There was an area of calm water that had a shore riddled with fragmented shale begging to be skipped. I was a bit more selective with my choices, picking only those with characteristics optimal for their skipping ability. Too square, too thick, too thin. Ah! This one. It fits perfect between my finger and thumb, perfect weight distribution, just the right circumference. It was beautiful.
This will be the stone I show him his first skip with. I placed the stone in my palm; eager to show him it’s capabilities. I stood and turned towards my son. He was still indulging in his circular pattern: find stone, throw it in water, listen to splash and repeat.
I watched. His blissful moment. There was no concern for the type of stone he selected. No worries on how it entered the water, just as long as it does. His concerns lie in what it can do, not with what it could do. It can splash crazily in the water. He couldn’t care if it has the potential to skip wonderfully to the adjacent shore. It was beyond his realm of current interests and abilities.
I joined him; with my perfect stone; and tossed it high into the air. It spun and twirled until it hit flatly against the water with a quiet plop. My son giggled, commented on its tiny splash and went for his next stone. There will be many future opportunities for that perfect skip. For now this moment is complete with a slash and kersplunk, it was his agenda.
We were driving home from date night out, my wife and I. DinoBoy (2.5) picked up from care and now in tow, we pulled into the driveway. Upon getting out of his seat he discovered the crescent moon; glowing ever so majestically in the sky.
“I see the moon! It’s right there!”
“Wow. I see the moon too. It’s high up in the sky, huh?”
“Yeah! So so so high!” he said excitedly while reaching up towards it.
My wife: carrying in the food from our date night – “Are you guys coming in?”
Me: “Hold on Mama, we’re enjoying the moon and stars.”
DB: “Ya. The moon mommy. It’s so so high in the sky!”
Wife: “Okay guys. Enjoy. Mama’s going in and getting off her feet.”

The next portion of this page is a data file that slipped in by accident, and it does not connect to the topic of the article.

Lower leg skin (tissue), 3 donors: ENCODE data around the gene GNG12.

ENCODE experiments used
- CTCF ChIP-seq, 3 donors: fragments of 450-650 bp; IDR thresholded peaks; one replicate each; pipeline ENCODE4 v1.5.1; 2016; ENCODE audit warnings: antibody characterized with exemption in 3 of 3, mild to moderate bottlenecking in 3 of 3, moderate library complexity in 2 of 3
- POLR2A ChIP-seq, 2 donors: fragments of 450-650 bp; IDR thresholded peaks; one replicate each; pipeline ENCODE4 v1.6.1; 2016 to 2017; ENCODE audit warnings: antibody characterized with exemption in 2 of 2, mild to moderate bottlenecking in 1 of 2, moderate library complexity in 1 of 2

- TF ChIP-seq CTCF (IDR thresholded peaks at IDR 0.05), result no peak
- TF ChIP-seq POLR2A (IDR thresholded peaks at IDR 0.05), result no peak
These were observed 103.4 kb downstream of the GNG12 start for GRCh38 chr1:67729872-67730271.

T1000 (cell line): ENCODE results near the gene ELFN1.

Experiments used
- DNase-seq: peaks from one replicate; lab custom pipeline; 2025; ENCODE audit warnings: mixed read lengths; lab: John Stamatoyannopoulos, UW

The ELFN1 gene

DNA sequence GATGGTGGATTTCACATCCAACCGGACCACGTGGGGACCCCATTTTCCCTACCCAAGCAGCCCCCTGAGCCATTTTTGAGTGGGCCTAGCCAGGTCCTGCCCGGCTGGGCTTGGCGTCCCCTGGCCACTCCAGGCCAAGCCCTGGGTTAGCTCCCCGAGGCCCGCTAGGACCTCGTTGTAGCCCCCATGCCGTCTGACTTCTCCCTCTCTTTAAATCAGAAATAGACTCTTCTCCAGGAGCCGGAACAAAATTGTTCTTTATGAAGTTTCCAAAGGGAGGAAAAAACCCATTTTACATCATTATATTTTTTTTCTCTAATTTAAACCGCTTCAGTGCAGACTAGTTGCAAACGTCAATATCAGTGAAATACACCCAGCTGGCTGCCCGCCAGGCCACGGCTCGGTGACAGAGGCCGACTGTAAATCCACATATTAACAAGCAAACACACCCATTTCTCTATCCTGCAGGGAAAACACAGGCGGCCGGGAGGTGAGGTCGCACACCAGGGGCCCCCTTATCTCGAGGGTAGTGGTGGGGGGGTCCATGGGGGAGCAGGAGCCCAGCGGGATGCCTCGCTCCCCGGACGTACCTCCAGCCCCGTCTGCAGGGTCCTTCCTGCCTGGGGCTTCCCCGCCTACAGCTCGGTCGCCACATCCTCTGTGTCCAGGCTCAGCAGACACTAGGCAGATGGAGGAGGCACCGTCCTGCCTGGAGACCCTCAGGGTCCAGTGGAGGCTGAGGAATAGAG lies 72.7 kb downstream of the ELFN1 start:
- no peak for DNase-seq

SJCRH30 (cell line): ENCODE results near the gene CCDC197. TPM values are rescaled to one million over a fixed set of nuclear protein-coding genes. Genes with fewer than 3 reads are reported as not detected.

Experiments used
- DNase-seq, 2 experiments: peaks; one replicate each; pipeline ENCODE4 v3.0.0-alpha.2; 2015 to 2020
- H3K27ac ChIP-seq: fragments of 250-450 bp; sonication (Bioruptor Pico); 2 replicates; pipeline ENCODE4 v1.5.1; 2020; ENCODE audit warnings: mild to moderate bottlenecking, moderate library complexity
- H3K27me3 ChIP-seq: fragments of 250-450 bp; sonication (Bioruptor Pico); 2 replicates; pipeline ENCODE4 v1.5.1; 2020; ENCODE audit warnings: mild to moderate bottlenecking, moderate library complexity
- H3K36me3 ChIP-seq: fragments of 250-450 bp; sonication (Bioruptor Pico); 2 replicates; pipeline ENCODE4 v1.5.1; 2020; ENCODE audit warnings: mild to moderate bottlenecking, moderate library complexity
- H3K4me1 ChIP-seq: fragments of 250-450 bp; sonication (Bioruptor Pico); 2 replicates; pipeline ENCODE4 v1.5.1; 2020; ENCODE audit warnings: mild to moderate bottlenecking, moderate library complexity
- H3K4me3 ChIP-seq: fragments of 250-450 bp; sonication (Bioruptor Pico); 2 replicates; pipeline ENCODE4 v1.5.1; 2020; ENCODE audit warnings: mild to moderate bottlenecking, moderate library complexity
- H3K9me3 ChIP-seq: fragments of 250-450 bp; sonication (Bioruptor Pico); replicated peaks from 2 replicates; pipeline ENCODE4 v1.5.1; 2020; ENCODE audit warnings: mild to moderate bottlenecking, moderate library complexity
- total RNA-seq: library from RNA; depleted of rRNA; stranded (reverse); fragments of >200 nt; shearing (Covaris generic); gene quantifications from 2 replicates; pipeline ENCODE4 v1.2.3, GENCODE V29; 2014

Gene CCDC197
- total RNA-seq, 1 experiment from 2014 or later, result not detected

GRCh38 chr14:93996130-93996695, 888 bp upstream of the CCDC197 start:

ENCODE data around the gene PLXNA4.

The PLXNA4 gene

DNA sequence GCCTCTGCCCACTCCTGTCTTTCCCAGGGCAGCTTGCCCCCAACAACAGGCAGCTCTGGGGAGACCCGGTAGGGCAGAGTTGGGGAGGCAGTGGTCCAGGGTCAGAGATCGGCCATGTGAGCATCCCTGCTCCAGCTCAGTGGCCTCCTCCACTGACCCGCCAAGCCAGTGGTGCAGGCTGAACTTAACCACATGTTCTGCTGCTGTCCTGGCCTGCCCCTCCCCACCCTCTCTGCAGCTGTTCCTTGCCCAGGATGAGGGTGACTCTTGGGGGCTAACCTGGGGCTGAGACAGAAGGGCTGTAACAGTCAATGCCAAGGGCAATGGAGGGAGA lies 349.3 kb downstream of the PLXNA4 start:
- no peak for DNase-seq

Me: to TB – “Can you reach it?”
DB: “I can’t, It’s tooooooooo high!”
Me: “If you could pull it down and grab it. What would you do?”
I could see the mental cogs turning. I knelt next to him and looked up at the same patch of sky, the same constellations, the same glowing moon and ghostly clouds. His mind drifted off into all of the possibilities that could be. He stood in silence, me kneeling by his side with my arm around him and his head resting on my shoulder. Wonderment on his face and awe in his breath.
Me: “Want to hear something crazy? The sun is what makes the moon glow!”
TB: “But the sun is asleep!”
Me: “You’re right! That’s what makes it crazy!”
These moments only happen once in our busy workaday lives and can be fleeting, but very magical; and if we don’t slow down and pause to recognize them, they may never happen at all.
It wasn’t realized until a few days passed and my irritability level increased way beyond my normal demeanor. The listening, on both sides, decreased. I was putting my self-interests unhealthily above that of our relationship; and he was attempting to communicate as much, but I wasn’t listening.
When bedtime became an immense struggle; I was looking at my son (2.5 yrs) with contempt, rather than compassion for his plight. And that’s when the disconnect struck me. I had the next day just him and me while my wife worked her 12 hour shift; and I dedicated it solely to him.